I could go on but you get the picture.
That shift has made some doctors in the field uneasy, and many who perform pregnancy reductions refuse to go below twins. After being rebuffed by physicians close to home, Jenny went online and found Dr. Joanne Stone, the highly regarded head of Mount Sinai’s maternal-fetal-medicine unit. Jenny traveled thousands of miles to get there. She still resents the first doctor back home who told her she shouldn’t reduce twins and another who dismissively told her to just buck up and buy diapers in bulk.
Poor Jenny. Ticked off because some doctors out there apparently had more ethical and moral concerns about aborting one twin than she, the mother of the twins themselves, had. Pass the Kleenex, please. The world’s smallest violin is playing.
Even some people who support abortion rights admit to feeling queasy about reduction to a singleton. “I completely respect and support a woman’s choice,” one commentator wrote on UrbanBaby.com, referring to a woman who said she reduced her pregnancy to protect her marriage and finances. One fetus was male, the other female, and the woman eliminated the male because she already had a son. “Something about that whole situation just seemed unethical to me,” the commentator continued. “I just couldn’t sleep at night knowing that I terminated my daughter’s perfectly healthy twin brother.”
In retrospect, loving her daughter as I’m sure she does, she probably couldn’t sleep at night knowing that she terminated her own daughter had it been a single child pregnancy, either, but of course I doubt she thought of that dreadful scenario since she “respects” the “right to choose” – it’s surprising that some aborts even have a moral compass when it comes to the issue of the unborn. This one, at least, draws the line at twin reduction. Thank goodness.
Stay with me on this next one. It’s longish but a must-read as it’s about a doctor’s “evolving” perspective on twin reduction:
Dr. Mark Evans, an obstetrician and geneticist, was among the first to reduce a pregnancy. He quickly became one of the procedure’s most visible and busiest practitioners, as well as one of the most prolific authors on the topic. Early on, Evans decided the industry needed guidelines, and in 1988, he and an ethicist with the National Institutes of Health issued them. One of their central tenets was that most reductions below twins violated ethical principles.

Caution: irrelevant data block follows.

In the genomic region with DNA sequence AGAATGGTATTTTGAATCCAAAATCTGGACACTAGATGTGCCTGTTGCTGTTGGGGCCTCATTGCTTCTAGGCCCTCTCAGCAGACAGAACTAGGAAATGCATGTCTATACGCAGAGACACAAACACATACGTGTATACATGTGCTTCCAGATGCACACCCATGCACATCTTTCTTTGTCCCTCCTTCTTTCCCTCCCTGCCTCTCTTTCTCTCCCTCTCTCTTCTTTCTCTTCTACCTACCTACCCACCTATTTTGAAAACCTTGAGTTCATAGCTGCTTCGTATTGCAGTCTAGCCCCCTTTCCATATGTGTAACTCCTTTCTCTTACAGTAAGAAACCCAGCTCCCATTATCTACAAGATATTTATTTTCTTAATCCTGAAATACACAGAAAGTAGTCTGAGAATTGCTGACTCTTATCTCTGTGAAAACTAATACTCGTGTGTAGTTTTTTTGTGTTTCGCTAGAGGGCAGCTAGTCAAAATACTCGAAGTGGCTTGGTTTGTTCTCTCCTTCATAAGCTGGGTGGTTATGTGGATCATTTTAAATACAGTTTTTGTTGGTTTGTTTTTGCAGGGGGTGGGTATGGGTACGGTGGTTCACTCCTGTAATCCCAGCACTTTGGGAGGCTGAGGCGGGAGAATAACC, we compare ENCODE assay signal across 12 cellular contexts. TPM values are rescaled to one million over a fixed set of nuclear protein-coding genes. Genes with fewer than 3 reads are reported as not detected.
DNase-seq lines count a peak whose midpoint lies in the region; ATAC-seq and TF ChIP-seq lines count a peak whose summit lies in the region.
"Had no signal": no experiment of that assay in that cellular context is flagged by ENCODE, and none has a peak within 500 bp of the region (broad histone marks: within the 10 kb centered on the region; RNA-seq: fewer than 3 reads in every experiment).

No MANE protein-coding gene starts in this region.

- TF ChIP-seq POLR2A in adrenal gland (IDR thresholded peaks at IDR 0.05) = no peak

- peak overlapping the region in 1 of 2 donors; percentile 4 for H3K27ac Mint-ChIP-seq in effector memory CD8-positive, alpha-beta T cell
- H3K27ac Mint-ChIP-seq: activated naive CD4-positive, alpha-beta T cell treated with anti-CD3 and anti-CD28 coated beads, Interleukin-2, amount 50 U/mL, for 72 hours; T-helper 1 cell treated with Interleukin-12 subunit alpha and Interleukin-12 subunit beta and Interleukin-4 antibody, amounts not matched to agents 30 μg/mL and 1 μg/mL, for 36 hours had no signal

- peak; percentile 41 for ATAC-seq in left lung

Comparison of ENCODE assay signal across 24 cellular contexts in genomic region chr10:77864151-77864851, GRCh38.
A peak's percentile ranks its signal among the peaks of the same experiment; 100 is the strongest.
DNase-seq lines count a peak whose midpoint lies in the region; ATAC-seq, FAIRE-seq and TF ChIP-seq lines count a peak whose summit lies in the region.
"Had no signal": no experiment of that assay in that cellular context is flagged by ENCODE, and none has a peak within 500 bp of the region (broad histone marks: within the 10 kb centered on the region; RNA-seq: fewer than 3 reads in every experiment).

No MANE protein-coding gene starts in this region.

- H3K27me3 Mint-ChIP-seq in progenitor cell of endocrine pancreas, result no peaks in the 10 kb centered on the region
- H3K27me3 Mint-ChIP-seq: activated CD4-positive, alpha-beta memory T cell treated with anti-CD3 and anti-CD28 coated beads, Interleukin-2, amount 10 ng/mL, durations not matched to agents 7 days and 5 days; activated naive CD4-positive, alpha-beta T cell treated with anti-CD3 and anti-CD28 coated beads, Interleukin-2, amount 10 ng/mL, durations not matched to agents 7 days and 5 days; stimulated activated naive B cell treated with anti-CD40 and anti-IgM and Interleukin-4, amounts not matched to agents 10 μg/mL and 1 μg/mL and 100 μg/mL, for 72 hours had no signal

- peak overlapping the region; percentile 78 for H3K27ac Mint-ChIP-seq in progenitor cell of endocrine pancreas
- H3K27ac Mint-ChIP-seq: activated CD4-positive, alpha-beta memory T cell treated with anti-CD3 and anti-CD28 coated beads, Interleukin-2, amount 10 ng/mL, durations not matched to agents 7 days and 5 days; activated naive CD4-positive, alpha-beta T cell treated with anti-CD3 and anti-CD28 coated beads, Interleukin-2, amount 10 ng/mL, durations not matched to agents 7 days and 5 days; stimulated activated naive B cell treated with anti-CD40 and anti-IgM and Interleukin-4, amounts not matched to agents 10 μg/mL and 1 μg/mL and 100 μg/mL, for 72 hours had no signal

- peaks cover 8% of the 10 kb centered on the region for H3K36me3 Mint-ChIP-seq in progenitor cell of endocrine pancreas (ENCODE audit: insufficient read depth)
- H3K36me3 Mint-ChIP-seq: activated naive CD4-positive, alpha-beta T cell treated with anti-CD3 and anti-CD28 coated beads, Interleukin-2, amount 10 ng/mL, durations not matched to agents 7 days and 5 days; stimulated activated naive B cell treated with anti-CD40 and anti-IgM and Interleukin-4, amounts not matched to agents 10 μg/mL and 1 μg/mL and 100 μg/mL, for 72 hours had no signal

Two years later, as demand for twin reductions climbed, Evans published another journal article, arguing that reduction to singletons “crosses the line between doing a procedure for a medical indication versus one for a social indication.” He urged his colleagues to resist becoming “technicians to our patients’ desires.”
The justification for eliminating some fetuses in a multiple pregnancy was always to increase a woman’s chance of bringing home a healthy baby, because medical risks rise with every fetus she carries. The procedure, which is usually performed around Week 12 of a pregnancy, involves a fatal injection of potassium chloride into the fetal chest. The dead fetus shrivels over time and remains in the womb until delivery. Some physicians found reduction unnerving, particularly because the procedure is viewed under ultrasound, making it quite visually explicit, which is not the case with abortion. Still, even some doctors who opposed abortion agreed that it was better to save some fetuses than risk them all.
Through the early 1990s, the medical consensus was that reducing pregnancies of quadruplets or quintuplets clearly improved the health of the woman and her offspring. Doctors disagreed about whether to reduce those to triplets or twins and about whether to reduce triplet gestations at all. But as ultrasound equipment improved and doctors gained technical expertise, the procedure triggered fewer miscarriages, and many doctors concluded that reducing a triplet gestation to twins was safer than a triplet birth. Going below twins, though, was usually out of the question.
In 2004, however, Evans publicly reversed his stance, announcing in a major obstetrics journal that he now endorsed twin reductions. For one thing, as more women in their 40s and 50s became pregnant (often thanks to donor eggs), they pushed for two-to-one reductions for social reasons. Evans understood why these women didn’t want to be in their 60s worrying about two tempestuous teenagers or two college-tuition bills. He noted that many of the women were in second marriages, and while they wanted to create a child with their new spouse, they did not want two, especially if they had children from a previous marriage. Others had deferred child rearing for careers or education, or were single women tired of waiting for the right partner. Whatever the particulars, these patients concluded that they lacked the resources to deal with the chaos, stereophonic screaming and exhaustion of raising twins.